Tacitus: The Histories
Tacitus: Dialogue on Orators

Tacitus: The Annals

The Death of Nero, by Vasily Smirnov (1888).The Annals are the final work of the great Roman historian Tacitus, covering the period from the death of Augustus in 14 AD to the death of Nero in 68 AD. Passages covering some 14 years of this 54 year period are lost. It is nevertheless the most important historical source covering this period, during which the principate, the autocratic regime established by Augustus, was consolidated by the later Julio-Claudian emperors. Tacitus understood that Rome's domination of the Mediterranean world was linked to the decay of its republican institutions, and his work is shot through with ambivalence about that development. 

The Annals at Amazon.com, .uk, .fr, .de, .ca.

Free Online Texts

 Internet Archive: The annals and history of Tacitus. A new and literal English version (Oxford: Talboys, 1839). Multiple formats.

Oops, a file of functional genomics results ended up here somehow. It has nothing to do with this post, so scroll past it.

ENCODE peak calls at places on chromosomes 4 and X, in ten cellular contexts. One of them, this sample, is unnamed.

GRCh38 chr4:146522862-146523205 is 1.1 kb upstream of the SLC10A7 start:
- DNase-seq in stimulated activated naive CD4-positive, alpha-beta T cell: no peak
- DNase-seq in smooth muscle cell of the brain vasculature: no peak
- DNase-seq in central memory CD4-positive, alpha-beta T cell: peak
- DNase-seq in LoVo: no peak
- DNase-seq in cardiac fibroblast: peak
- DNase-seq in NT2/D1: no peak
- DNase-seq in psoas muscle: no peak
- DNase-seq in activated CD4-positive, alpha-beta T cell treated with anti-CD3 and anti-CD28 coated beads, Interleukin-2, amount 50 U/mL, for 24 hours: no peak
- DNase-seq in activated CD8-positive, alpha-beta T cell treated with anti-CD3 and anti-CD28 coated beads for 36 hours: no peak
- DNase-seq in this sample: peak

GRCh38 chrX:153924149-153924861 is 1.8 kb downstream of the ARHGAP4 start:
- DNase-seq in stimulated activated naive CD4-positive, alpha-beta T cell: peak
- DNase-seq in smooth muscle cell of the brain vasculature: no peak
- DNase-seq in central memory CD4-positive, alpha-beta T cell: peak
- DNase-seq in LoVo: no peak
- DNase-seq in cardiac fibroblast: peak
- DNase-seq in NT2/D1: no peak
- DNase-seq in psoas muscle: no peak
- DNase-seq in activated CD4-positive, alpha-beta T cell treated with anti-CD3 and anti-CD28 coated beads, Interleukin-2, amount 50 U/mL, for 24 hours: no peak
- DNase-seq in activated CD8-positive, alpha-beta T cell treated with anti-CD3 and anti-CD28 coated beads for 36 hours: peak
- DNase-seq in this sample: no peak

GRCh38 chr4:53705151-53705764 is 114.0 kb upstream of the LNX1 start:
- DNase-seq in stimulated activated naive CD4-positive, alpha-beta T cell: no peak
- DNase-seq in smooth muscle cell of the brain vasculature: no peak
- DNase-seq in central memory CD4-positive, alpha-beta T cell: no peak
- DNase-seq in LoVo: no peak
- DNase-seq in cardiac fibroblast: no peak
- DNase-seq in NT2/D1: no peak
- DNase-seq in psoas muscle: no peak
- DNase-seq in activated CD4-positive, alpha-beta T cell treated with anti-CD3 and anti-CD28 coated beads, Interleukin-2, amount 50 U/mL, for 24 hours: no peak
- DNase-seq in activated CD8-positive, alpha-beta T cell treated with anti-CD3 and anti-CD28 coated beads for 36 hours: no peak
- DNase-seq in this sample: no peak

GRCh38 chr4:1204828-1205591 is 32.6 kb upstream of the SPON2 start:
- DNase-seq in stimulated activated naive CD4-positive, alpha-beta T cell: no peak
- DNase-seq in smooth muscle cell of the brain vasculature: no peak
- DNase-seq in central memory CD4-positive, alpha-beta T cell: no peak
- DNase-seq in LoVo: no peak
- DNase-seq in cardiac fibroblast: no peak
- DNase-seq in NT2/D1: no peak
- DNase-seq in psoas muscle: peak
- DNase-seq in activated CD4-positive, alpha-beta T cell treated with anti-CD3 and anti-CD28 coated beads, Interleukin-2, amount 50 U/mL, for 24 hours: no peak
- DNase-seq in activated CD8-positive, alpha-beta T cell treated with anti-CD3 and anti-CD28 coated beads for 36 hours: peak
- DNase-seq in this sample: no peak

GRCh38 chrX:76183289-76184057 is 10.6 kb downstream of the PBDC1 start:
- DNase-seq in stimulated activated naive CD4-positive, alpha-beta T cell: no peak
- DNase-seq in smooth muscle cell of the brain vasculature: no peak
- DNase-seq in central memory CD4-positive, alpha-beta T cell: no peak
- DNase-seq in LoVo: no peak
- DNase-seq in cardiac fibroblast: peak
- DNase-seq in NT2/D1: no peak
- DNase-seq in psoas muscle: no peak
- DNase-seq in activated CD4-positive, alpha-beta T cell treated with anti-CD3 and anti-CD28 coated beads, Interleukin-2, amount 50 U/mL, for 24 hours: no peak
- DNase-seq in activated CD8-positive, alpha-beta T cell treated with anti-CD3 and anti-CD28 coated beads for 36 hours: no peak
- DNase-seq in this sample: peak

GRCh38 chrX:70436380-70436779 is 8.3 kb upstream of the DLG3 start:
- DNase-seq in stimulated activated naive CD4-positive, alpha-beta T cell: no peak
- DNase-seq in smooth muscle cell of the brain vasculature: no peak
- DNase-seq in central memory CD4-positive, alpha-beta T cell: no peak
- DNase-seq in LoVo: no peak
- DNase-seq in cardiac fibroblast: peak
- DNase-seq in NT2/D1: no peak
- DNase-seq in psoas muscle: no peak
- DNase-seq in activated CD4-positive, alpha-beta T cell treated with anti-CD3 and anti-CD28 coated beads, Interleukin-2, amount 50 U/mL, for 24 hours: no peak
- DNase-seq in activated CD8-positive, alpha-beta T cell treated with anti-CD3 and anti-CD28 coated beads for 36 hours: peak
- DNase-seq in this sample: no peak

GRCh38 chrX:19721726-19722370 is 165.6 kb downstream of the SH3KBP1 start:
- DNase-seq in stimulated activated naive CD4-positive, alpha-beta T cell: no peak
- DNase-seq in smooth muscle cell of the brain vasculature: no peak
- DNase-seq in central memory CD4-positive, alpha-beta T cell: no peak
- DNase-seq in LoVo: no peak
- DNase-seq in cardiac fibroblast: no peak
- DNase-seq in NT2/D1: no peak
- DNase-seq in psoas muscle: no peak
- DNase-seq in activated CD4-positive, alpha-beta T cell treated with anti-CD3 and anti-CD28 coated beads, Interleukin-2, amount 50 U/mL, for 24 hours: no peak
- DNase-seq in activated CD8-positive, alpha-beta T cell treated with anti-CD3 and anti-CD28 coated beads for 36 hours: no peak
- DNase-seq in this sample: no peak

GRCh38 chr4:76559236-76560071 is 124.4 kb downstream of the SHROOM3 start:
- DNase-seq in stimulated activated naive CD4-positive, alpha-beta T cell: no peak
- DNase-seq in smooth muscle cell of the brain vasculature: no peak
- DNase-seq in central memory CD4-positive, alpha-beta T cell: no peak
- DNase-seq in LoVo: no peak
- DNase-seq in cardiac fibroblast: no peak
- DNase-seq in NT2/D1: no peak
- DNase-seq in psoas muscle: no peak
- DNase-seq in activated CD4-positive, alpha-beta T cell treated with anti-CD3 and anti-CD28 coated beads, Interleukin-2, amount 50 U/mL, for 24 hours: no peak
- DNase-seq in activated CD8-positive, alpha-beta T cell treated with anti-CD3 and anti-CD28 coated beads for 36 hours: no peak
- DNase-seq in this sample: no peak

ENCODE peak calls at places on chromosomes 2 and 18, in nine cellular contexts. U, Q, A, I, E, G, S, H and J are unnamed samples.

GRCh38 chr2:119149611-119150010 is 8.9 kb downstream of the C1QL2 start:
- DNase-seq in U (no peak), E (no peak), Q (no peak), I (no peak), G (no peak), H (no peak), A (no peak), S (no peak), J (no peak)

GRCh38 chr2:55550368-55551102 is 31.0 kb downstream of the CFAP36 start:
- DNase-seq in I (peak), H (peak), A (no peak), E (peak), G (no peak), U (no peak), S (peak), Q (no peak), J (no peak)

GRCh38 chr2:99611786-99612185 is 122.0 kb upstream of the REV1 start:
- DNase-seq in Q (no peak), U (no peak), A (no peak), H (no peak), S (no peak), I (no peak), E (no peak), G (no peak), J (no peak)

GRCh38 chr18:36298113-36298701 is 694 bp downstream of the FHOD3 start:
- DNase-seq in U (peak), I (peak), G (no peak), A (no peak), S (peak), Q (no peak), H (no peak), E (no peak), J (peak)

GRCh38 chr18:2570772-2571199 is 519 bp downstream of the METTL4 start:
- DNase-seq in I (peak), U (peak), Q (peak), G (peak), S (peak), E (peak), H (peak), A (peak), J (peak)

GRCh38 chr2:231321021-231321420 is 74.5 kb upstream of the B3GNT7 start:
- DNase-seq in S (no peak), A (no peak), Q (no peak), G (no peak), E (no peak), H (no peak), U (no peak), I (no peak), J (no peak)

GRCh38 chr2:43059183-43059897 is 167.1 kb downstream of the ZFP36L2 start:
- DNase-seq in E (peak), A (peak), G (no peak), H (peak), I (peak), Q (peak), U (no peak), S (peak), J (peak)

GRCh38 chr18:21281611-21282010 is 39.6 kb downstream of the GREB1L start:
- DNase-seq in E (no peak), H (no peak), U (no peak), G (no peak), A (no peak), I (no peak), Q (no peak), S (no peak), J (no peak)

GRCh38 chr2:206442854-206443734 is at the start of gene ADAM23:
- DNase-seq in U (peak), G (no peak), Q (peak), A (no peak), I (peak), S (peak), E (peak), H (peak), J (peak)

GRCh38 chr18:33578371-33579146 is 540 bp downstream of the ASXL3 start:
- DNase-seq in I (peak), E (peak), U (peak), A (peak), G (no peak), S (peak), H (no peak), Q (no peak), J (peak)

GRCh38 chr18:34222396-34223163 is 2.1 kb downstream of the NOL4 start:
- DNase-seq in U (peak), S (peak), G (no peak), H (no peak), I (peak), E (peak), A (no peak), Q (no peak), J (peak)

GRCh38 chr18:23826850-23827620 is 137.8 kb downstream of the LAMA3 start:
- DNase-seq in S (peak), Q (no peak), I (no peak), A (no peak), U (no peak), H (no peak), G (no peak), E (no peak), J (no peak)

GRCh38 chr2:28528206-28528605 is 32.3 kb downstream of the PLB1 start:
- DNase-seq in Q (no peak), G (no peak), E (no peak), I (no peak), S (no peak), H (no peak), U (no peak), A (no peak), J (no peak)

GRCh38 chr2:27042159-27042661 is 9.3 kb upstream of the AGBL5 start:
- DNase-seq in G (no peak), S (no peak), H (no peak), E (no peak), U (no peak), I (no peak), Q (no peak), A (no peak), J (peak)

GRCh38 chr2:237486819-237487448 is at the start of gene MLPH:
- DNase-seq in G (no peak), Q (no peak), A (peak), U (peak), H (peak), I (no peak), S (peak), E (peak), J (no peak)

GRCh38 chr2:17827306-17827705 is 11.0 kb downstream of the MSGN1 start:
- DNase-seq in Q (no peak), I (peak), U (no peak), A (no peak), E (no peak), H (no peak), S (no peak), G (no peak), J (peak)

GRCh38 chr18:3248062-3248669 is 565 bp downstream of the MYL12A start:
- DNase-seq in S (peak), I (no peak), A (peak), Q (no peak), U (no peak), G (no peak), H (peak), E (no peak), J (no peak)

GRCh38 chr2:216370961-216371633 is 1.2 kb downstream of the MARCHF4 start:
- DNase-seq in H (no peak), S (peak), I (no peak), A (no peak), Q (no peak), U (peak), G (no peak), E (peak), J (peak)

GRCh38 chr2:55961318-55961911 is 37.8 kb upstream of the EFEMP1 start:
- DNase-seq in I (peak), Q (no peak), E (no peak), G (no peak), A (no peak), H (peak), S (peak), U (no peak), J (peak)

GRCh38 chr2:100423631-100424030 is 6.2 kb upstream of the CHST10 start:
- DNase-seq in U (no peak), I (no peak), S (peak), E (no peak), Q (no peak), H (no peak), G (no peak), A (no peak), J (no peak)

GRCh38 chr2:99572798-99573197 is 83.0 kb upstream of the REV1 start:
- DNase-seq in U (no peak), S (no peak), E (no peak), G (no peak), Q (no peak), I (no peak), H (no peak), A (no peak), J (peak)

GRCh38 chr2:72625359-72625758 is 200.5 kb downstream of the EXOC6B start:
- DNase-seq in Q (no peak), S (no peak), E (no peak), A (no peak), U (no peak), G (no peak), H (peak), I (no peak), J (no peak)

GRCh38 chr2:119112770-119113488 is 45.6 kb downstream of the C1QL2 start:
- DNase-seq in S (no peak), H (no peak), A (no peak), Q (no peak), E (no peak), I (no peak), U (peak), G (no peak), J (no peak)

Internet Classics Archive: The Annals, translated by Alfred John Church and William Jackson Brodribb. English HTML and TXT files.

Internet History Sourcebook: The Annals, translated by Alfred John Church and William Jackson Brodribb. English TXT file.

LacusCurtius: The Annals, The Histories. Loeb Edition, English HTML text.

Loebulus. L249 - Tacitus -- Histories II: 4-5. Annals 1-3. PDF of public domain Loeb edition in Latin and English.

Perseus: The Annals. English HTML text, translated by Alfred John Church and William Jackson Brodribb. Latin text, edited by Charles Dennis Fisher.

Wikisource: The Annals, translated by Alfred John Church and William Jackson Brodribb, 1876. Online, downloadable as PDF/MOBI/EPUB.

Other Resources

Dickinson College Commentaries: Tacitus - Annals.

Librivox: The Annals - Public Domain audiobooks.

Livius: Tacitus.

Wikipedia: Annals (Tacitus).

The Annals at Amazon.com, .uk, .fr, .de, .ca.

The Great conversation: further reading at Tom's Learning Notes.

Tacitus: The Histories - covers the period after the Annals, including the dramatic year of the four emperors.

Tacitus: The Agricola.

Tacitus: The Germania.

Suetonius: The Lives of the The Twelve Caesars - part of this work covers the same period as the Annals.

Cassius Dio: The Roman History.

Comments

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Martin Buuri Kaburia

This is a very exciting reading

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